Recipe for Black Pepper Pain de Mie from Poilne by Apollonia Poilne and giveaway of a copy of the cookbook & five bottles of Zabars Peppercorns (pink, white, tellicherry, green and rainbow)!

Cookbook review by Tracey Zabar

This bread, with or without the addition of pepper, will amaze your guests. The house will be perfumed when you bake this yeasty treat. As you enter Poilne's original bakery in Paris, you might be welcomed with an offer to take a punition (punishment), actually a tiny sweet sugar cookie. Channel your inner grand-mre and try this pain de mie. It's easy to make. This week, we are giving away a copy of the cookbook and five bottles of Zabar's favorite peppercorns.


Enter to win Poilne & Zabar's peppercorns! Just send us an email at with the subject "Poilne" and you'll be entered to win. The winner will be selected randomly on 12/19/19 and will be contacted by email. For an extra chance to win, refer a friend. (Note: The Poilne cookbook and Zabar's favorite peppercorns can be sent to the 50 United States and DC, age 18+ only.)

Click on the book cover to buy:

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Black Pepper Pain de Mie

Makes one 11-by-4-inch (28-by-10-c,) Pullman loaf or one 9-by-5-inch (23-by-13-cm) loaf

Pain de mie, which Americans call a Pullman loaf, has a tender crumb and a slightly sweet flavor from the addition of milk. Because it is baked in a special lidded loaf pan, theres little expansion and no crowning, so the loaf slices into almost perfect squares. (Dont worry if you dont have the pan; you can use a regular loaf pan and foil.)

We add black pepper to our pain de mie, which creates a subtle floral flavor. It also helps make the perfect sandwich bread: already-seasoned slices that require only the filling. I like the pepper blend made by Olivier Roellinger of pices Roellinger in Paris. Instead of a single flavor, his Poivre des Mondes (Peppers from the World) offers a concerto of notes. Or, you can make the pain de mie without the black pepper. The dough may rise slightly faster. The bread works well for savory applications, but I really love it spread with chocolate for an unusual sweet bite.

294 g (2 cups plus 2 tablespoons) bread flour
98 g ( cup) all-purpose flour, plus more for dusting
1 tablespoon (13 g) sugar
1 teaspoons (5 g) active dry yeast
1 teaspoons (8 g) fine sea salt
2 teaspoons (5 g) Poivre des Mondes blend by pices Roellinger (see Sources, page 277) or freshly ground black pepper
1 cup (240 ml) lukewarm (100F to 110F; 37C to 43C) whole milk
3 scant tablespoons (45g) lukewarm (100F to 110F; 37C to 43C) water
3 tablespoons (1 ounces; 42 g) unsalted butter, softened
Neutral oil, such as canola, for the pan

In the bowl of a stand mixer fitted with the hook attachment, combine both flours, the sugar, and yeast. Mix in the salt and pepper. With the mixer on low, gradually add the milk and water and knead until a dough forms, about 1 minute. Add the butter 1 tablespoon at a time, waiting until its almost completely blended before adding the next, and continue mixing until all the butter is incorporated and the dough is elastic and sticky, about 3 minutes.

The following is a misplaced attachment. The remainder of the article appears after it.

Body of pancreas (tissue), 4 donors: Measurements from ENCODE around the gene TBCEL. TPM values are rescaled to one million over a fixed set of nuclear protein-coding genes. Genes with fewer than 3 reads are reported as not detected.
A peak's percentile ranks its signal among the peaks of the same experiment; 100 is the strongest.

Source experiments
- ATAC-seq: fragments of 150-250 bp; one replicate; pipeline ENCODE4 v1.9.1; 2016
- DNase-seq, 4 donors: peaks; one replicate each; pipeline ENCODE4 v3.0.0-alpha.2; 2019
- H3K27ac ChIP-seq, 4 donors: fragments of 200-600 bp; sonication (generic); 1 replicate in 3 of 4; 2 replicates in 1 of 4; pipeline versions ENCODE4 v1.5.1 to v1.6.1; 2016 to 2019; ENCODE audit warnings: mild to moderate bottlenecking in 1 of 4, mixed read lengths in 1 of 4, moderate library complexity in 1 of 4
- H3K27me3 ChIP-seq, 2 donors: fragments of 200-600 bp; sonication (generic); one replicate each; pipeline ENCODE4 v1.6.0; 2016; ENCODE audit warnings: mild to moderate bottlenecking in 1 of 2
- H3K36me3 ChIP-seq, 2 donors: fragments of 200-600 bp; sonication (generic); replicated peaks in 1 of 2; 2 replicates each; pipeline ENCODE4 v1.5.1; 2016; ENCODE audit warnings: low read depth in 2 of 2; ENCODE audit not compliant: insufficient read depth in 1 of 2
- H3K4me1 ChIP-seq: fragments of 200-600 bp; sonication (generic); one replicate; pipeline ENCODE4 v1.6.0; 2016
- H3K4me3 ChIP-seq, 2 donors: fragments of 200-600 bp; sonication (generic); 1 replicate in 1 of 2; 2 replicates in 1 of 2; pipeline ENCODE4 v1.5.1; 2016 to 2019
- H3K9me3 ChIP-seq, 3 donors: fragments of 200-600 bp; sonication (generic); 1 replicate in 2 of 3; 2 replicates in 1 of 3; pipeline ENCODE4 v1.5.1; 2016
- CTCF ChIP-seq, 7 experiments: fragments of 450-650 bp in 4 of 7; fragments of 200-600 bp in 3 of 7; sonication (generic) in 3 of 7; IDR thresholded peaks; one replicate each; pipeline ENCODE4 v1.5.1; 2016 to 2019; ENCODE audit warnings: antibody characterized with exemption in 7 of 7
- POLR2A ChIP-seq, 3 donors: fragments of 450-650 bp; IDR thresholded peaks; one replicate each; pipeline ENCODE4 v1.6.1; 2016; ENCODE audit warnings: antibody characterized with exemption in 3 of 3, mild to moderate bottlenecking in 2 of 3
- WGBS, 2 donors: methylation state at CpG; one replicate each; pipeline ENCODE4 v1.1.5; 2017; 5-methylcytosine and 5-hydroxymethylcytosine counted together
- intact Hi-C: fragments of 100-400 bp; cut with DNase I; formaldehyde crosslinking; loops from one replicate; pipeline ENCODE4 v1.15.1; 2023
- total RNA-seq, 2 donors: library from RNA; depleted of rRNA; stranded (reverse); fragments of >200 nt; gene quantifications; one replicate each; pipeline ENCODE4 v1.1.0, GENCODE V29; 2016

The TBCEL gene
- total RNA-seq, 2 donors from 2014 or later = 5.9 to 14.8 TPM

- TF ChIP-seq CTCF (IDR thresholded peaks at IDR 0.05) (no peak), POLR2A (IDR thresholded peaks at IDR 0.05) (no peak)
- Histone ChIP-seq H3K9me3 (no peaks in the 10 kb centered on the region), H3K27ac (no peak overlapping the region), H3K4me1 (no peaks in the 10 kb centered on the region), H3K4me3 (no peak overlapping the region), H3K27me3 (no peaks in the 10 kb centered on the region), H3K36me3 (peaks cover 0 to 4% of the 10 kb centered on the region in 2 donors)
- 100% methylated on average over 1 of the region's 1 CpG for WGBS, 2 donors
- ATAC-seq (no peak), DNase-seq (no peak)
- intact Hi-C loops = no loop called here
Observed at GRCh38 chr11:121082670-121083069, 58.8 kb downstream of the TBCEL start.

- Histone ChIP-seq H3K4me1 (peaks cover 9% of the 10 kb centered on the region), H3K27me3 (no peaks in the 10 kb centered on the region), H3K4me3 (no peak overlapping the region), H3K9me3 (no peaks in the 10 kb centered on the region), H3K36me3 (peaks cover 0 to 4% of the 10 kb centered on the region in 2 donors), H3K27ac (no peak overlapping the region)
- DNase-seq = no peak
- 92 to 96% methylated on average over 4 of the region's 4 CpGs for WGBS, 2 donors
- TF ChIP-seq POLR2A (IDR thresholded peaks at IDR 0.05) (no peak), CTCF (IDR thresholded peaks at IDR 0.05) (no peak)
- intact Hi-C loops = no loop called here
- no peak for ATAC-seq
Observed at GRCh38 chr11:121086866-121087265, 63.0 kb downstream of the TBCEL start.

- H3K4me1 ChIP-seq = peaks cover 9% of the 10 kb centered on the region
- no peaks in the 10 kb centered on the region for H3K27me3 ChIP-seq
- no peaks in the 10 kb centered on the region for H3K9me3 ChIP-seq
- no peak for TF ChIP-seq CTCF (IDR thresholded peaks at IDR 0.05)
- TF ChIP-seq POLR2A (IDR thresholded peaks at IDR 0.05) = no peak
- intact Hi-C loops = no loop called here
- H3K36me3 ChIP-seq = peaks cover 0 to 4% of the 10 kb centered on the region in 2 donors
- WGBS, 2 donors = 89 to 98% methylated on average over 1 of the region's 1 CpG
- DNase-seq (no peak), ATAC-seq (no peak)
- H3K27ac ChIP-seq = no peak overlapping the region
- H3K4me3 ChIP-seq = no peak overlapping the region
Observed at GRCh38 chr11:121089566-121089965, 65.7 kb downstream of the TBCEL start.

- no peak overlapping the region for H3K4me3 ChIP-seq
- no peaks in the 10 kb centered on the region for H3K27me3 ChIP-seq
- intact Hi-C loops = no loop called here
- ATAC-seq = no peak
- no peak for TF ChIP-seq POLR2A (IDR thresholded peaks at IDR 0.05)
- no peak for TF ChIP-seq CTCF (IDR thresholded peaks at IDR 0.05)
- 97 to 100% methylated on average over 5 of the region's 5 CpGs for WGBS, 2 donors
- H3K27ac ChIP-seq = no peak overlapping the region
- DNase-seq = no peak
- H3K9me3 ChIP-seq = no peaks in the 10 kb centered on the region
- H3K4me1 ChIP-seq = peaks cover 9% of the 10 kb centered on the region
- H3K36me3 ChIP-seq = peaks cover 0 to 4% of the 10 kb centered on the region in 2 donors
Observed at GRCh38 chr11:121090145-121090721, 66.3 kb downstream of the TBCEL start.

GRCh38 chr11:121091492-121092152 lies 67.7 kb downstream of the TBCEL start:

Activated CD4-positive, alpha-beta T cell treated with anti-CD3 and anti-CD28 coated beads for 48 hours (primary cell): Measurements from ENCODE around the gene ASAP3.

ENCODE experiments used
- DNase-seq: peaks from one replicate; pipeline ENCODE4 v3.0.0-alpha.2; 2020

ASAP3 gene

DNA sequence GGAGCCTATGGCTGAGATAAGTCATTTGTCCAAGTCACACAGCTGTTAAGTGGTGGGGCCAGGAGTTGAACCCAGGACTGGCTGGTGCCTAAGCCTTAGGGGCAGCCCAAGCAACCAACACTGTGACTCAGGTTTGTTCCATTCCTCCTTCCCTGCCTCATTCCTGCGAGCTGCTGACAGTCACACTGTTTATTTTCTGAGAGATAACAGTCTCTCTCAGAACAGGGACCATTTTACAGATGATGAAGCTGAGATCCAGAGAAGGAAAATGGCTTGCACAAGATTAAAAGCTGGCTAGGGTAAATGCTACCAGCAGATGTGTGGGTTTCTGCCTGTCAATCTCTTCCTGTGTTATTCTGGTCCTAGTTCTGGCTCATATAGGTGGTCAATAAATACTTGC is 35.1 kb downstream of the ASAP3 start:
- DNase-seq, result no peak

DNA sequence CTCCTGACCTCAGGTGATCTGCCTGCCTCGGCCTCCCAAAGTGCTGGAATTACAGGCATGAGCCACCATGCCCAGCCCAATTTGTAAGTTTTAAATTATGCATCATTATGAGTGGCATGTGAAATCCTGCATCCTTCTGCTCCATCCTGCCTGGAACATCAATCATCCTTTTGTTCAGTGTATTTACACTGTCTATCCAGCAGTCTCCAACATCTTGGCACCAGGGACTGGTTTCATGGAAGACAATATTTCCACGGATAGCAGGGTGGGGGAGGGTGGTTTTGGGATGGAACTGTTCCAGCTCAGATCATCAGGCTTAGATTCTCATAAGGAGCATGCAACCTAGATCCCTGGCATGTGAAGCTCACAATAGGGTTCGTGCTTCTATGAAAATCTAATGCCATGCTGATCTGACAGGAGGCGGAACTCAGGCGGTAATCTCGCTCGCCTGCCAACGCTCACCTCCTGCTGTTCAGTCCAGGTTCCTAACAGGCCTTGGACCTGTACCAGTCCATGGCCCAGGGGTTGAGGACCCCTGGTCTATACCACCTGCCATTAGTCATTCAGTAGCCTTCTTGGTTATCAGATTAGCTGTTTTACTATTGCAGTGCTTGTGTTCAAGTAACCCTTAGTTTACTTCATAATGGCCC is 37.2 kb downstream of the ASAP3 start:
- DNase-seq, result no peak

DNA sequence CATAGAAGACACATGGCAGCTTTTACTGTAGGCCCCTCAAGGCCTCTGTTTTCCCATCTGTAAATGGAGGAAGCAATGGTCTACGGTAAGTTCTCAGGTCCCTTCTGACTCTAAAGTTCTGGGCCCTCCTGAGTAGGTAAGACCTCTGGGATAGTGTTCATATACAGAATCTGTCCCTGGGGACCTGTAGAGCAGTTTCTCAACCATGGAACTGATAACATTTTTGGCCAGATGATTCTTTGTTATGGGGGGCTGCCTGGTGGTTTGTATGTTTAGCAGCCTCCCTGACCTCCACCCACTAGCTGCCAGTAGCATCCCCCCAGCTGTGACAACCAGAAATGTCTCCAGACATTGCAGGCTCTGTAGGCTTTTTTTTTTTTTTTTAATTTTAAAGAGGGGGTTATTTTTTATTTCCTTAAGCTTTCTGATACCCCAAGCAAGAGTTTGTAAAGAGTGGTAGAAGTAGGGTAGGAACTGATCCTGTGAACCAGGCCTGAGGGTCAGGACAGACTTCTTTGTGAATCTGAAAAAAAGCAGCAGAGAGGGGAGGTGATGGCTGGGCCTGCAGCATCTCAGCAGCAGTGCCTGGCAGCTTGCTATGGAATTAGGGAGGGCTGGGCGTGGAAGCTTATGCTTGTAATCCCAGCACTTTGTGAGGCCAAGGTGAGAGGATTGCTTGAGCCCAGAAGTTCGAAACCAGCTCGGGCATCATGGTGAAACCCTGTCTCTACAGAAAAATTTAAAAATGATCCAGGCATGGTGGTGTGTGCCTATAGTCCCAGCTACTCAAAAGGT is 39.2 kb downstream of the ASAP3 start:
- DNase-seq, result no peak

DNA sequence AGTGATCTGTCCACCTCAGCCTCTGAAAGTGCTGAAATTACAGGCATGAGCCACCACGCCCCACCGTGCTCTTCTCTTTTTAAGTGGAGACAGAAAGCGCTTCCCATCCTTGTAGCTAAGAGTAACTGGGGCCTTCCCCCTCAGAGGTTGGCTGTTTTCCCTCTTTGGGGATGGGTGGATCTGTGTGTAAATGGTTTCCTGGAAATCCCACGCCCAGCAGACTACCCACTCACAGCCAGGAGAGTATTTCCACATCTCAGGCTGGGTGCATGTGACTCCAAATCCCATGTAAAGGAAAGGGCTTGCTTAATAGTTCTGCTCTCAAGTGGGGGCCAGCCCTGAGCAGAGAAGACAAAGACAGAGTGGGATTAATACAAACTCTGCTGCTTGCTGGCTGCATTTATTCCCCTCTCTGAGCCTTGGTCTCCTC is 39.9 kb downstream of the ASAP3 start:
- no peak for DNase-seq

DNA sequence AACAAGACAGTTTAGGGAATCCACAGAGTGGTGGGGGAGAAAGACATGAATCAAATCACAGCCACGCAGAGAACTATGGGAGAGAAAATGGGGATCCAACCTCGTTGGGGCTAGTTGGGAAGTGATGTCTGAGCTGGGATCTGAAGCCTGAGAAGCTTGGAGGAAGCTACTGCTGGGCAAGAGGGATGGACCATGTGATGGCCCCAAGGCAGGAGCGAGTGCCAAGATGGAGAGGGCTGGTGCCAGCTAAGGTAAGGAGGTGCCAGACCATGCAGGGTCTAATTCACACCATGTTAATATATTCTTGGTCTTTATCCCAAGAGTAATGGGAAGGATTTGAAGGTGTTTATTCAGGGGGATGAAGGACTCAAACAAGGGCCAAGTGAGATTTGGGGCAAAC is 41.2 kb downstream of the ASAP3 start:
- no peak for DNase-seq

Turn the dough out into an oiled bowl, cover with plastic wrap or a damp kitchen towel, and set aside in a warm (72F to 77F/22C to 25C), draft-free place until almost doubled in size, 2 to 2 hours.

Oil an 11-by-4-inch (28-by-10-cm) Pullman loaf pan or a 9-by-5-inch (23-by-13-cm) loaf pan. Lightly flour a work surface.

Turn the dough out onto the work surface and knead it gently to press out any large bubbles; be careful not to deflate the dough too much. Gently stretch two opposite sides of the dough and fold them over into the center. Stretch and fold the top and bottom of the dough over to form a ball. Gently shape the dough into a log about the length of the pan.

Transfer the dough to the pan seam side down, tucking the ends underneath if necessary to create a smooth, even top. Oil enough plastic wrap to cover the dough and cover the pan with it, oil side down. Let rest in a warm, draft-free place until the dough has risen to just about inch (1.25 cm) from the top of the pan, 30 minutes to 1 hours, depending on the temperature where it is rising (begin checking early).

Meanwhile, about 25 minutes before baking, position a rack in the lower third and preheat the oven to 400F (200C).

Remove the plastic wrap from the dough and, if using a Pullman pan, oil the lid and slide it on. Or, wrap the loaf pan tightly in a double layer of aluminum foil, oiling the part of the foil that will be in contact with the dough. (Be sure the ends of the pan are well wrapped too, or some dough might escape during baking.) Bake for 35 minutes.

Carefully remove the lid or foil, return the bread to the oven, and bake until the top is light brown, 10 to 15 minutes more; the center of the loaf should register between 190F (88C) and 210F (99C) on an instant-read thermometer.

Let the loaf cool in the pan for 15 minutes. Remove from the pan, transfer to a wire rack, and let cool completely before slicing. Stored in a plastic bag or wrapped in linen at room temperature, the pain de mie will keep for 2 to 3 days.


Black Pepper Pain de Mie is excerpted from POILNE: The Secrets of the World-Famous Bread Bakery 2019 by Apollonia Poilne. Photography 2019 by Philippe Vaurs Santamaria. Reproduced by permission of Houghton Mifflin Harcourt. All rights reserved.

Tracey Zabar's Chocolate Chip Sweets: Celebrated Chefs Share Favorite Recipes is available here.
A delectable collection of innovative chocolate chip recipes by world-renowned chefs, pastry chefs, and bakers

Tracey Zabar'sOne Sweet Cookie Cookbook is available here.
A delicious collection of cookie recipes from extraordinary chefs, pastry chefs, and bakers. A great gift sure to delight anyone who loves to bake.

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